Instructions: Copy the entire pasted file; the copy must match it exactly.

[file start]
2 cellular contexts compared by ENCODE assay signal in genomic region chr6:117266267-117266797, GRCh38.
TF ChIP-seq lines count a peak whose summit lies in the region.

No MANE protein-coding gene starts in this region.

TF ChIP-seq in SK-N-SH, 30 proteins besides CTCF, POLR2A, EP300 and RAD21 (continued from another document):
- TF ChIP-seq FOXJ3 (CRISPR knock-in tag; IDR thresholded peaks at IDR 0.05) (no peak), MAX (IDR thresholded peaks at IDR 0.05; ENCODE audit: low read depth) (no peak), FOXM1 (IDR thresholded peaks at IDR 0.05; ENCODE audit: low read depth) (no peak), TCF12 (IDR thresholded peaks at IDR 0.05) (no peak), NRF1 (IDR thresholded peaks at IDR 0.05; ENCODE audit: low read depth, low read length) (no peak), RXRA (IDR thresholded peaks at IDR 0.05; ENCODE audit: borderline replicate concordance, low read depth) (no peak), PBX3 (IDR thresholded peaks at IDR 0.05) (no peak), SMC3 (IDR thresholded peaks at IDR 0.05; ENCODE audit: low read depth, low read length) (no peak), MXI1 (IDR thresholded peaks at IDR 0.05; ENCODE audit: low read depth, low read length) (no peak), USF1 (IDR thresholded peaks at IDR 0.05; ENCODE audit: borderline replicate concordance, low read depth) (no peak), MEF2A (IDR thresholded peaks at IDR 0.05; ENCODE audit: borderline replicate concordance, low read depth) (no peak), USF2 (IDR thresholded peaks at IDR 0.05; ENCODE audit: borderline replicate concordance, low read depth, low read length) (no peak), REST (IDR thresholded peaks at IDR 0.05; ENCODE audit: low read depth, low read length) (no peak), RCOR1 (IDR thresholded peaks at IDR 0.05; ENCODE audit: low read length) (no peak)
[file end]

2 cellular contexts compared by ENCODE assay signal in genomic region chr6:117266267-117266797, GRCh38.
TF ChIP-seq lines count a peak whose summit lies in the region.

No MANE protein-coding gene starts in this region.

TF ChIP-seq in SK-N-SH, 30 proteins besides CTCF, POLR2A, EP300 and RAD21 (continued from another document):
- TF ChIP-seq FOXJ3 (CRISPR knock-in tag; IDR thresholded peaks at IDR 0.05) (no peak), MAX (IDR thresholded peaks at IDR 0.05; ENCODE audit: low read depth) (no peak), FOXM1 (IDR thresholded peaks at IDR 0.05; ENCODE audit: low read depth) (no peak), TCF12 (IDR thresholded peaks at IDR 0.05) (no peak), NRF1 (IDR thresholded peaks at IDR 0.05; ENCODE audit: low read depth, low read length) (no peak), RXRA (IDR thresholded peaks at IDR 0.05; ENCODE audit: borderline replicate concordance, low read depth) (no peak), PBX3 (IDR thresholded peaks at IDR 0.05) (no peak), SMC3 (IDR thresholded peaks at IDR 0.05; ENCODE audit: low read depth, low read length) (no peak), MXI1 (IDR thresholded peaks at IDR 0.05; ENCODE audit: low read depth, low read length) (no peak), USF1 (IDR thresholded peaks at IDR 0.05; ENCODE audit: borderline replicate concordance, low read depth) (no peak), MEF2A (IDR thresholded peaks at IDR 0.05; ENCODE audit: borderline replicate concordance, low read depth) (no peak), USF2 (IDR thresholded peaks at IDR 0.05; ENCODE audit: borderline replicate concordance, low read depth, low read length) (no peak), REST (IDR thresholded peaks at IDR 0.05; ENCODE audit: low read depth, low read length) (no peak), RCOR1 (IDR thresholded peaks at IDR 0.05; ENCODE audit: low read length) (no peak)